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Where will all the residual fuel go after ships barred from using it? (with video)

A vessel loading residual fuel oil. Photo courtesy of Shutterstock

The ocean shipping industry has long served as a veritable ‘garbage dump’ for the global refining industry. The dregs of the refining process, the residual high-sulfur fuel oil (HSFO) left at the bottom of the barrel when all the good stuff is sold off – that’s what ocean-going ships have been burning as fuel.

The IMO 2020 rule, effective January 1, 2020, will bar vessels from using HSFO unless they have an exhaust gas scrubber installed. Fuel and emission sulfur content will be capped at 0.5 percent.

Over the past few years, as the global cap on fuel sulfur content drew ever nearer, a common question at shipping industry cocktail parties, generally met with a bemused shrug, has been, “Where is all this crap going to go if we don’t burn it?” Refineries will still be creating HSFO as a byproduct of their production process, even after ship operators are driven away from buying it by environmental regulations.

The world is about to find out where all of this unwanted HSFO will end up. The question was addressed by Andrew Lipow, president of Houston-based energy consultancy Lipow Oil Associates, during an investor presentation by Ardmore Shipping (NYSE: ASC) in New York on May 30. His predictions implied unintended consequences that should make tanker transportation more costly in certain vessel categories.

“There are three markets for residual fuel,” said Lipow. “There’s the utility market, but if you look around the world, a lot of utilities are moving away from it, especially in the U.S. There is road construction, for asphalt, which competes with cement, which is more expensive but longer lasting, and the asphalt market is growing at quite a small rate. And then there is the marine fuel market.”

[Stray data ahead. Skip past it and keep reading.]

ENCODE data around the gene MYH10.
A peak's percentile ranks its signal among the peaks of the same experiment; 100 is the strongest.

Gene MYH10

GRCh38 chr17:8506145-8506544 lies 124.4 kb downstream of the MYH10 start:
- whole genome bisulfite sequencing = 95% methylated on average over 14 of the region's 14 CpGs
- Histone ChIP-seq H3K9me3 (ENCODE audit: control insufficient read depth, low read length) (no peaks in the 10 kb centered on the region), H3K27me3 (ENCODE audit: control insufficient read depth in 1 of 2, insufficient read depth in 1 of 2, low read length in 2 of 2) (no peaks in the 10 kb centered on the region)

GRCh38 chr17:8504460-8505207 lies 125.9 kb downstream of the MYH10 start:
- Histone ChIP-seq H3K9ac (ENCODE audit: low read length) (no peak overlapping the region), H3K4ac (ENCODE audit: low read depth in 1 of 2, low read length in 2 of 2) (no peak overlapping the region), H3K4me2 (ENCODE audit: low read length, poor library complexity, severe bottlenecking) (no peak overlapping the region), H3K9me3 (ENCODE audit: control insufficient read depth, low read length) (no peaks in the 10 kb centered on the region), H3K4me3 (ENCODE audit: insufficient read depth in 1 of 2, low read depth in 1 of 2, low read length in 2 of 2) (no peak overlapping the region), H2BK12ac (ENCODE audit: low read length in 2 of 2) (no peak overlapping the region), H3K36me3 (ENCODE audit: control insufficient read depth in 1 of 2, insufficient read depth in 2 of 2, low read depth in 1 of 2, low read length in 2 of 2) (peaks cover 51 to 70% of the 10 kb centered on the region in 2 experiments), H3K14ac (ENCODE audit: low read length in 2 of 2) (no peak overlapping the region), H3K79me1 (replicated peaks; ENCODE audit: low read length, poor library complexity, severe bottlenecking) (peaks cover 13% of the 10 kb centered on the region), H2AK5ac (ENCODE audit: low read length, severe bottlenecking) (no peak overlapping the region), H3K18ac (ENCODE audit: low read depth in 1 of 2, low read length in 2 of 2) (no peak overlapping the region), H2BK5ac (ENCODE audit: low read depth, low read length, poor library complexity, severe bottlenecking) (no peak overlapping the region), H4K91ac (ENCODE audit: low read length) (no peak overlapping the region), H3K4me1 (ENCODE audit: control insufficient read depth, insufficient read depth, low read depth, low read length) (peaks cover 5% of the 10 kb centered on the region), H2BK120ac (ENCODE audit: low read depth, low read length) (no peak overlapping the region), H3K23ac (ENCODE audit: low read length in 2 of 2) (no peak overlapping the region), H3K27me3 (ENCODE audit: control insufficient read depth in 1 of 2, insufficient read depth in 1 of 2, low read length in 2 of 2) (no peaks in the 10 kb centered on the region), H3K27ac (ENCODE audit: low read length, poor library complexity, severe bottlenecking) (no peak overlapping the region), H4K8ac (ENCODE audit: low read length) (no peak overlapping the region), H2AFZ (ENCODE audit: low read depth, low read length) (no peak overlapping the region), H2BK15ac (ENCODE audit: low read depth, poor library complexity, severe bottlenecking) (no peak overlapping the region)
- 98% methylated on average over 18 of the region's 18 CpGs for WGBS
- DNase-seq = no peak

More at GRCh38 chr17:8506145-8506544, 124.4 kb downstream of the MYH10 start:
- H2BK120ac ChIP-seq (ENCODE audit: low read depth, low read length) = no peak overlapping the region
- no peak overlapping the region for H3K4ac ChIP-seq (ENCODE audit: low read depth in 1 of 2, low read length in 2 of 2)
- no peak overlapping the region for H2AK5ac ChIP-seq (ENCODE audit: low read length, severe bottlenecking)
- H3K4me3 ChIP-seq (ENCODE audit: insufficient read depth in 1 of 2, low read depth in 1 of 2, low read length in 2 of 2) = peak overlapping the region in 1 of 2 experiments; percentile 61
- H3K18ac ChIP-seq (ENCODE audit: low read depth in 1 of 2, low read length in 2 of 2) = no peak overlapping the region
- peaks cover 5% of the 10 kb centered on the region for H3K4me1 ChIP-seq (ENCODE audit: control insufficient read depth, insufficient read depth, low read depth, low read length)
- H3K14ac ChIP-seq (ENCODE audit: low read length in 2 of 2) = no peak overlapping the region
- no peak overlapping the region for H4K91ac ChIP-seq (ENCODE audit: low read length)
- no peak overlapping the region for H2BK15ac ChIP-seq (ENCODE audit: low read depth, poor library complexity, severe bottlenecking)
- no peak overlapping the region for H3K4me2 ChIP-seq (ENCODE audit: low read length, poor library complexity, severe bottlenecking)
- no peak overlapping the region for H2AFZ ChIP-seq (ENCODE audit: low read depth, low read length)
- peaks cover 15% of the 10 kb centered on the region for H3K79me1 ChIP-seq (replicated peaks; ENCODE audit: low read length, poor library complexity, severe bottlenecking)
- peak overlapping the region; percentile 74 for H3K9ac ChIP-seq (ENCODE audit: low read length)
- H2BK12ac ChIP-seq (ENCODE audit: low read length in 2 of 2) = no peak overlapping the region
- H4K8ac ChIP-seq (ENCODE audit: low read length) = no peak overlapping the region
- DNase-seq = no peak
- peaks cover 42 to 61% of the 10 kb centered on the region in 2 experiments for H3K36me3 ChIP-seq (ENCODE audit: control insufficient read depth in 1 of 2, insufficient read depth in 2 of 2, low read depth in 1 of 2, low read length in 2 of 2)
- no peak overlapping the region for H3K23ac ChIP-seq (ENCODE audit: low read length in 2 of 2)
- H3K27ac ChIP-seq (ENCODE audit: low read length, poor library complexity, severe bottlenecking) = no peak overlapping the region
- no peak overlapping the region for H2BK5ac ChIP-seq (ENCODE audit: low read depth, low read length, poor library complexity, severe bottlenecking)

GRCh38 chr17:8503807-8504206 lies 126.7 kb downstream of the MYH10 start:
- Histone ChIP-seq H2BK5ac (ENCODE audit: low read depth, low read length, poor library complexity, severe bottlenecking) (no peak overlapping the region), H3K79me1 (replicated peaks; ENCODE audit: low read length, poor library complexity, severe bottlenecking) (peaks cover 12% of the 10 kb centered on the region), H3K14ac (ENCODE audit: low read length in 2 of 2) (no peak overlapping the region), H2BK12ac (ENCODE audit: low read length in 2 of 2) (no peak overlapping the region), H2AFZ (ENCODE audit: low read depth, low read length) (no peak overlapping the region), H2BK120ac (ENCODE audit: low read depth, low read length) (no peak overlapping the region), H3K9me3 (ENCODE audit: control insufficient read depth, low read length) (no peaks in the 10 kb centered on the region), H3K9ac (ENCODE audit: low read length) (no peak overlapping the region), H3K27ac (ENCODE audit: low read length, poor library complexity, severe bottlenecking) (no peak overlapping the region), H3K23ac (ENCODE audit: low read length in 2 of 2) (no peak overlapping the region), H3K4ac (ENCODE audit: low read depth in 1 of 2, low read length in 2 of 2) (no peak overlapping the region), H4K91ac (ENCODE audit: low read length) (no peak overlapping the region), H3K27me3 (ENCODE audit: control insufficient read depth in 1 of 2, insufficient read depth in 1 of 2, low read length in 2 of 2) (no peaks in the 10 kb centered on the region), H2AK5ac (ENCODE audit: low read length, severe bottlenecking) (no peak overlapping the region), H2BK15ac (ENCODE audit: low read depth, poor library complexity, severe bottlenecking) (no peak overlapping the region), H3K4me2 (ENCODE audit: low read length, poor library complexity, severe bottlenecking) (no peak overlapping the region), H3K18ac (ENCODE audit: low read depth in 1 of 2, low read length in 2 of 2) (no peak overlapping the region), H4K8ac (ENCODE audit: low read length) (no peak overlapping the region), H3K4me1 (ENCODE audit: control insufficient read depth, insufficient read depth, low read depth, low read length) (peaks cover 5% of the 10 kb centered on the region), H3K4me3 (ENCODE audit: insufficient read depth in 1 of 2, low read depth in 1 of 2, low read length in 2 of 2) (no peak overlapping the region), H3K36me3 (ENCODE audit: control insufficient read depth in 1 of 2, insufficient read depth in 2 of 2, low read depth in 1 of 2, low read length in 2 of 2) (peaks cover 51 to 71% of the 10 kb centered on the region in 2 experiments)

He estimated that for every 100 barrels of crude oil processed around the world, four barrels of HSFO are created. In the U.S., it’s two barrels for every 100. “The refiners just want to get rid of it,” he said.

There are currently pricing barriers to using HSFO for power generation. “In the Third World power market, if you want to talk about displacing coal, today’s value of high-sulfur residual fuel is around $57/barrel, and to reach coal parity it would have to be $25/barrel. So we are hugely far away from any utility thinking about converting from coal to HSFO, and in fact, they’re converting to LNG [liquefied natural gas].”

He estimated that the marine fuel market currently consumes about 3.5 million barrels per day (b/d) of HSFO. He further estimated that around 2,000 ships will have exhaust gas scrubbers as of 2020 and will continue to use HSFO, and that there will also be a certain amount of “cheating,” wherein the IMO 2020 rules are ignored.

Given those assumptions, he calculated that there will be over 800,000 b/d of HSFO that will be left over and will need to find a new home (he acknowledged that other experts have come up with estimates that are both higher and lower than that number).

“The bottom line is that this comes out to roughly 240 million barrels a year of HSFO that will have to be disposed of,” he said. “It will have to go somewhere and the price is going to provide an incentive for vessel owners and refiners to do something about it. The problem is that they will not do enough about it by January 1, 2020.”